A story of information operations and counter-espionage.
So this article was worth a paid subscription. I haven't trusted anything coming out of Moscow for years, and don't understand the talking heads who argue against the war in Ukraine. I believe these people are insular and terribly short-sighted. Looking into the future from a geopolitical point of view, letting Putin forge ahead unchecked to gobble up the former Soviet Union could never end well. He'd be so stoked with his own power he'd just keep going. Would there have potentially been a better moment to draw the line in the sand?
Great piece by Justin, a close-up look at some Russian interference operations and their absurdity. But an important note in the conclusion about naïveté in our response to such stories.
Very interesting read and thanks for the links to past articles to help fill out any missing bits for the reader
I enjoyed the article, particularly the research and the discussion about how Moscow operates to spread their propaganda and misinformation. I‘ve always admired Justin Ling’s reporting and the way he gets at the truth. He doesn’t seem to be biased one way or the other and I find his journalistic integrity and commentary very refreshing.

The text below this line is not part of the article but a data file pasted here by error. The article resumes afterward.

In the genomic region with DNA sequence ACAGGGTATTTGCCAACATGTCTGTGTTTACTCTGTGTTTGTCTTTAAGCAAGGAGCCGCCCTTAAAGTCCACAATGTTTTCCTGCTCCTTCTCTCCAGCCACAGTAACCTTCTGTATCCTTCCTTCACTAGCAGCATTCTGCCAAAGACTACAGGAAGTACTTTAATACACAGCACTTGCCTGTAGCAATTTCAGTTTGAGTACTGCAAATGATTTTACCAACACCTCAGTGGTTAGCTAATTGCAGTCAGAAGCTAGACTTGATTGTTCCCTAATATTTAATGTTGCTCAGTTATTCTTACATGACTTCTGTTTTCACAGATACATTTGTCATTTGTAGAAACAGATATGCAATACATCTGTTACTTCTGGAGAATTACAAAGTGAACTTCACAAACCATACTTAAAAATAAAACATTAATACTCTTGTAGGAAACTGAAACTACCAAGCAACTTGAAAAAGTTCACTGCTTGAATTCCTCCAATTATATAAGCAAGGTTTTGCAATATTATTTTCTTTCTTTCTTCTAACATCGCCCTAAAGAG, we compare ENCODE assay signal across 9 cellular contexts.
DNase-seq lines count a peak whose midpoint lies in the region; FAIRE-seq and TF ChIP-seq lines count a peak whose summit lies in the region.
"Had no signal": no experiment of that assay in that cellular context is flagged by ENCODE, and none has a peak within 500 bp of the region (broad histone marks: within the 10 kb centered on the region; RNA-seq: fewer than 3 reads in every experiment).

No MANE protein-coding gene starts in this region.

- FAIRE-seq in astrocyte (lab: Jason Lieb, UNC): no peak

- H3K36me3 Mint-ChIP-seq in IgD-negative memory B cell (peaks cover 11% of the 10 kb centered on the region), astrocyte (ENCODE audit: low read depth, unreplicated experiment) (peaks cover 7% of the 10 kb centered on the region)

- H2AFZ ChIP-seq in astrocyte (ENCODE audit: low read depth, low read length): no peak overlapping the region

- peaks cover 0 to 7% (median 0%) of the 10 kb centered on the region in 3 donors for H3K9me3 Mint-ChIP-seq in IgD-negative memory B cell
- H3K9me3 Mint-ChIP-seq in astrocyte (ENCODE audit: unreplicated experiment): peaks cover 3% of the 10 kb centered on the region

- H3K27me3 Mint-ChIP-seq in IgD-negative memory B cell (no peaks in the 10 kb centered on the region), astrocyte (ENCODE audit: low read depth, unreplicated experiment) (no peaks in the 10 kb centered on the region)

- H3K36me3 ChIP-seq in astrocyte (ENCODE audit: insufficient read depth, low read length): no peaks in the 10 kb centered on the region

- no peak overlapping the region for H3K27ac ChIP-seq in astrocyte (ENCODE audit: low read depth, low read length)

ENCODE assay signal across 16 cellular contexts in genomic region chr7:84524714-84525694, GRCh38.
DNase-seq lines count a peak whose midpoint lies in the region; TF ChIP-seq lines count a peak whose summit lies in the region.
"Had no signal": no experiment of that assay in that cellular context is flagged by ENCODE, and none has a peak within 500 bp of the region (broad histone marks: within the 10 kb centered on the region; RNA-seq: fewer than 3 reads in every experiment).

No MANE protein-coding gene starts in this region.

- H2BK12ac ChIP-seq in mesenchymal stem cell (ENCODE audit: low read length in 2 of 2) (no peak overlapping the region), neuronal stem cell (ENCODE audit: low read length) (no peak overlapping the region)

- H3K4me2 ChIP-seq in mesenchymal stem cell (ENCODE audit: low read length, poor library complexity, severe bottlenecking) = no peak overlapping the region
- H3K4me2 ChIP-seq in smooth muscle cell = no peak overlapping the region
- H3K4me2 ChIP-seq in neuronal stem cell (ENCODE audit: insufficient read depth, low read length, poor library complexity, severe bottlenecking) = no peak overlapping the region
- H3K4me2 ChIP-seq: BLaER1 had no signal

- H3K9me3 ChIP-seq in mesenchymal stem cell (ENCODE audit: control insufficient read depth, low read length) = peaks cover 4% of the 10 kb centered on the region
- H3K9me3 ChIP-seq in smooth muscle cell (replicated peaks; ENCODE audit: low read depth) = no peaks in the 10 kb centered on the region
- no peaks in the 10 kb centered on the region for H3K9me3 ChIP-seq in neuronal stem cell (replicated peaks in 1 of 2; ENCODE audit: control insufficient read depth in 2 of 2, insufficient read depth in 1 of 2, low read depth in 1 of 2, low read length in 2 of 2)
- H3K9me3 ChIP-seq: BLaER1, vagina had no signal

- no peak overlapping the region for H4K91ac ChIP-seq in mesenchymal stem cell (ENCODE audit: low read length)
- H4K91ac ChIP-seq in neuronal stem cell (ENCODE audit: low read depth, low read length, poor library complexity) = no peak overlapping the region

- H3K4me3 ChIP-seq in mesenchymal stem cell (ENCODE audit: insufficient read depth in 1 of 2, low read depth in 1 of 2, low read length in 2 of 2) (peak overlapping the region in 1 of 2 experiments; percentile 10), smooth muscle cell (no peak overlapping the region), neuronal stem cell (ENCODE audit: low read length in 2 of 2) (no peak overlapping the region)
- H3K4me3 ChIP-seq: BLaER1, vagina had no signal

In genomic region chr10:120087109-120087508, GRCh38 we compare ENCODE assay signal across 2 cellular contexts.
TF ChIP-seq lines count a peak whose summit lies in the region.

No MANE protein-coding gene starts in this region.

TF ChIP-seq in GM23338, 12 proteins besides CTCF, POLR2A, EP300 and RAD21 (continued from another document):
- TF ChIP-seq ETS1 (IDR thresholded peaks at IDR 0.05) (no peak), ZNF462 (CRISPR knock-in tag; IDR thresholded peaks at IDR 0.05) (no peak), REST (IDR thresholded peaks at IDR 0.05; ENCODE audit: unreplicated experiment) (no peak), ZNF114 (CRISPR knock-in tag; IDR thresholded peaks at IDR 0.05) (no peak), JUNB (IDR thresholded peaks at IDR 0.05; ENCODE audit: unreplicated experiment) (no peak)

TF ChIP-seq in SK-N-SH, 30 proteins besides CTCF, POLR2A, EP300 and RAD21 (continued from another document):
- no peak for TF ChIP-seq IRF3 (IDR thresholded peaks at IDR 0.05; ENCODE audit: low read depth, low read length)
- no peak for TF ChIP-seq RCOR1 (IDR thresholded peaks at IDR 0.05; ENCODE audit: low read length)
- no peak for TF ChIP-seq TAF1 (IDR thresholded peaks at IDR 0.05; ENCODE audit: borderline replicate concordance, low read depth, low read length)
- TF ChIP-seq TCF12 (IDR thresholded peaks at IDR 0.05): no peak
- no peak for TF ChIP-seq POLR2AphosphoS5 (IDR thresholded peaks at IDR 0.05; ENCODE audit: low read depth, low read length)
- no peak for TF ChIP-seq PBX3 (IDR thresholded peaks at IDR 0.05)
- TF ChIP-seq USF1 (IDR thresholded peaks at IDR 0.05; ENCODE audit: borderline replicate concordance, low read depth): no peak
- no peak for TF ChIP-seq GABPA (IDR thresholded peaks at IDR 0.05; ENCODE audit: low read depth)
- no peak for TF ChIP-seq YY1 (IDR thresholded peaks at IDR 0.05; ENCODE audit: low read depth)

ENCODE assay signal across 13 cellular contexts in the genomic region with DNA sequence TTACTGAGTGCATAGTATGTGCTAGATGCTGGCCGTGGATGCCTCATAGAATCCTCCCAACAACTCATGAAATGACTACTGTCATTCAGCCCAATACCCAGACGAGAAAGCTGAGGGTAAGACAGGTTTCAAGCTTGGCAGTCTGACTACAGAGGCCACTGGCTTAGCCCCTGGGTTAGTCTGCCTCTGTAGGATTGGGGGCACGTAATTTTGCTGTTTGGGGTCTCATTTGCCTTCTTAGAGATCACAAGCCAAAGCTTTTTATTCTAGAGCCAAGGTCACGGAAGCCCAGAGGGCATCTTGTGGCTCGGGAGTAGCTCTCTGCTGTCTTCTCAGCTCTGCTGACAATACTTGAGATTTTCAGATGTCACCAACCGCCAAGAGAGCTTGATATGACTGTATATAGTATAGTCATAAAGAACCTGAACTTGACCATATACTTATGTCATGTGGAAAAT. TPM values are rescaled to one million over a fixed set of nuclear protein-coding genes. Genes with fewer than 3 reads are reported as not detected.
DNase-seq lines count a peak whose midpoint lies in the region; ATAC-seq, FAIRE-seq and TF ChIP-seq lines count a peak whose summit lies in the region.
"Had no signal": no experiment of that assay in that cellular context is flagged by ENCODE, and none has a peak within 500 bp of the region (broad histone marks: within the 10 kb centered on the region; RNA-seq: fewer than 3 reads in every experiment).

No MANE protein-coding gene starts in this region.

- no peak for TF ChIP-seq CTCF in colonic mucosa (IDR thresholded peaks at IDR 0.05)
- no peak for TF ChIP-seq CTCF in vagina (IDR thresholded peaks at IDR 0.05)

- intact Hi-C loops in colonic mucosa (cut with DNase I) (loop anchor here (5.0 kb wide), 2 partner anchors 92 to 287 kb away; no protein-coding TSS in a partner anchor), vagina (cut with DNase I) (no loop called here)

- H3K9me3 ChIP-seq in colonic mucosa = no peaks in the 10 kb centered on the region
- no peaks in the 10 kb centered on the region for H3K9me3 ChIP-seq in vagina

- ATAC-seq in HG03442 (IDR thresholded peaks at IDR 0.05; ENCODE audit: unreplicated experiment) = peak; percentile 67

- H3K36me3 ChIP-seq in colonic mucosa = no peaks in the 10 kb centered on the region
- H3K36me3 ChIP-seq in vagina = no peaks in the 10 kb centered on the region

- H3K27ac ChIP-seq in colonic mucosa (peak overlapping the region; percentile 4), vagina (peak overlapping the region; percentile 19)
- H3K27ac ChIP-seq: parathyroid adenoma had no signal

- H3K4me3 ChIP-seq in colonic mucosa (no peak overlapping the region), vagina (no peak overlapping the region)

Many thanks for this. There's been a fair bit of journalism recently about how overboard various agencies went with attempts to suppress disinformation of various stripes. Complain as you will about Matt Taibbi, I haven't seen anybody debunking his raw facts.
It was about time to be reminded that the security agencies got that way from their frustration at the sheer torrent of - I'll call it "propaganda" as a catch-all - and the difficulty of combating it. The volume of it is wild. I wouldn't worry about "ChatGPT" and friends increasing the flow, because the flow now is more than anybody has time to read; it's not limited by how much crap the troll farms can write.
A must read for Andrew Coyne I'd say
Timely with budget coming out today, Twitter was alive with the Nazi stories about Freeland yesterday